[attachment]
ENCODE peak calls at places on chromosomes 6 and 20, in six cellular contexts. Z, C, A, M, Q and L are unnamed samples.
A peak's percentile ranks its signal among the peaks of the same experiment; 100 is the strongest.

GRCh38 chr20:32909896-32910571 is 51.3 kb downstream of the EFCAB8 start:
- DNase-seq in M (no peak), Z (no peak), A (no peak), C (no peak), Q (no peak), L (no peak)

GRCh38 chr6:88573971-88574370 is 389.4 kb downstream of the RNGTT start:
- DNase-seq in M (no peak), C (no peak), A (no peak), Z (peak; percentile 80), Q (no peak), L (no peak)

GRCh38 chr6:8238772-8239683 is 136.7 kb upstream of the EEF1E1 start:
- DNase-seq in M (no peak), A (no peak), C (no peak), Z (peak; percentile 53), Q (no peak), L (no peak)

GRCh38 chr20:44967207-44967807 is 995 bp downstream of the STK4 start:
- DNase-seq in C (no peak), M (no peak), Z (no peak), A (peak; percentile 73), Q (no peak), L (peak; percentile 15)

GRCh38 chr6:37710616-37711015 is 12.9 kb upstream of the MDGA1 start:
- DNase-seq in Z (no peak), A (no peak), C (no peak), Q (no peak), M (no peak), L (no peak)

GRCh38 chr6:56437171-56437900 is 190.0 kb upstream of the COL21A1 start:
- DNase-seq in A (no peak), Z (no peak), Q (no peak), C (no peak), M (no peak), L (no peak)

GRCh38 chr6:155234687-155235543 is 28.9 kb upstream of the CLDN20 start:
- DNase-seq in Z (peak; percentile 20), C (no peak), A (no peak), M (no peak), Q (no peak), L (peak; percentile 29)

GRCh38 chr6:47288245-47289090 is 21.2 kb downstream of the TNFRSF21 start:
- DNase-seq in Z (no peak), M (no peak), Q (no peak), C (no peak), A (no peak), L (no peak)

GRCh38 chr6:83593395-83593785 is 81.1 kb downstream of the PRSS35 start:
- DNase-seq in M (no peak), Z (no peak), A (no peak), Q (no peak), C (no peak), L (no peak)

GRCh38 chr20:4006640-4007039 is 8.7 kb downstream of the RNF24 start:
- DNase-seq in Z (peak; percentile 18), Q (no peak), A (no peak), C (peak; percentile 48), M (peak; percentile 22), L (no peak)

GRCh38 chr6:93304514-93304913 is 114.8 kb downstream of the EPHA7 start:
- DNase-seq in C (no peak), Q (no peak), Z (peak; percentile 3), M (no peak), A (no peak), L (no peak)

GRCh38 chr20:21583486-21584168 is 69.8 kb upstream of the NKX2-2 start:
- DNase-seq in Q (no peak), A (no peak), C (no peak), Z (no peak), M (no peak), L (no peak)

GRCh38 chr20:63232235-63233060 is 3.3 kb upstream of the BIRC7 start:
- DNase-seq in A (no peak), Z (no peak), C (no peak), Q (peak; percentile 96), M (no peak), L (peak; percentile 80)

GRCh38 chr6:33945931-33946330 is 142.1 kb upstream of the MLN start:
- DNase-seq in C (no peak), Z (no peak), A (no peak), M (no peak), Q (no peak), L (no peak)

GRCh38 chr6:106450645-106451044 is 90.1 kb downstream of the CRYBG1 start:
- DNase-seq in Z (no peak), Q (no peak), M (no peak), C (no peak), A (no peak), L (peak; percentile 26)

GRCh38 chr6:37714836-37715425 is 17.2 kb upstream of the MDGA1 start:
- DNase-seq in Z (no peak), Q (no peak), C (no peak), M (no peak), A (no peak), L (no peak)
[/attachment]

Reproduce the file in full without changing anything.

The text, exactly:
ENCODE peak calls at places on chromosomes 6 and 20, in six cellular contexts. Z, C, A, M, Q and L are unnamed samples.
A peak's percentile ranks its signal among the peaks of the same experiment; 100 is the strongest.

GRCh38 chr20:32909896-32910571 is 51.3 kb downstream of the EFCAB8 start:
- DNase-seq in M (no peak), Z (no peak), A (no peak), C (no peak), Q (no peak), L (no peak)

GRCh38 chr6:88573971-88574370 is 389.4 kb downstream of the RNGTT start:
- DNase-seq in M (no peak), C (no peak), A (no peak), Z (peak; percentile 80), Q (no peak), L (no peak)

GRCh38 chr6:8238772-8239683 is 136.7 kb upstream of the EEF1E1 start:
- DNase-seq in M (no peak), A (no peak), C (no peak), Z (peak; percentile 53), Q (no peak), L (no peak)

GRCh38 chr20:44967207-44967807 is 995 bp downstream of the STK4 start:
- DNase-seq in C (no peak), M (no peak), Z (no peak), A (peak; percentile 73), Q (no peak), L (peak; percentile 15)

GRCh38 chr6:37710616-37711015 is 12.9 kb upstream of the MDGA1 start:
- DNase-seq in Z (no peak), A (no peak), C (no peak), Q (no peak), M (no peak), L (no peak)

GRCh38 chr6:56437171-56437900 is 190.0 kb upstream of the COL21A1 start:
- DNase-seq in A (no peak), Z (no peak), Q (no peak), C (no peak), M (no peak), L (no peak)

GRCh38 chr6:155234687-155235543 is 28.9 kb upstream of the CLDN20 start:
- DNase-seq in Z (peak; percentile 20), C (no peak), A (no peak), M (no peak), Q (no peak), L (peak; percentile 29)

GRCh38 chr6:47288245-47289090 is 21.2 kb downstream of the TNFRSF21 start:
- DNase-seq in Z (no peak), M (no peak), Q (no peak), C (no peak), A (no peak), L (no peak)

GRCh38 chr6:83593395-83593785 is 81.1 kb downstream of the PRSS35 start:
- DNase-seq in M (no peak), Z (no peak), A (no peak), Q (no peak), C (no peak), L (no peak)

GRCh38 chr20:4006640-4007039 is 8.7 kb downstream of the RNF24 start:
- DNase-seq in Z (peak; percentile 18), Q (no peak), A (no peak), C (peak; percentile 48), M (peak; percentile 22), L (no peak)

GRCh38 chr6:93304514-93304913 is 114.8 kb downstream of the EPHA7 start:
- DNase-seq in C (no peak), Q (no peak), Z (peak; percentile 3), M (no peak), A (no peak), L (no peak)

GRCh38 chr20:21583486-21584168 is 69.8 kb upstream of the NKX2-2 start:
- DNase-seq in Q (no peak), A (no peak), C (no peak), Z (no peak), M (no peak), L (no peak)

GRCh38 chr20:63232235-63233060 is 3.3 kb upstream of the BIRC7 start:
- DNase-seq in A (no peak), Z (no peak), C (no peak), Q (peak; percentile 96), M (no peak), L (peak; percentile 80)

GRCh38 chr6:33945931-33946330 is 142.1 kb upstream of the MLN start:
- DNase-seq in C (no peak), Z (no peak), A (no peak), M (no peak), Q (no peak), L (no peak)

GRCh38 chr6:106450645-106451044 is 90.1 kb downstream of the CRYBG1 start:
- DNase-seq in Z (no peak), Q (no peak), M (no peak), C (no peak), A (no peak), L (peak; percentile 26)

GRCh38 chr6:37714836-37715425 is 17.2 kb upstream of the MDGA1 start:
- DNase-seq in Z (no peak), Q (no peak), C (no peak), M (no peak), A (no peak), L (no peak)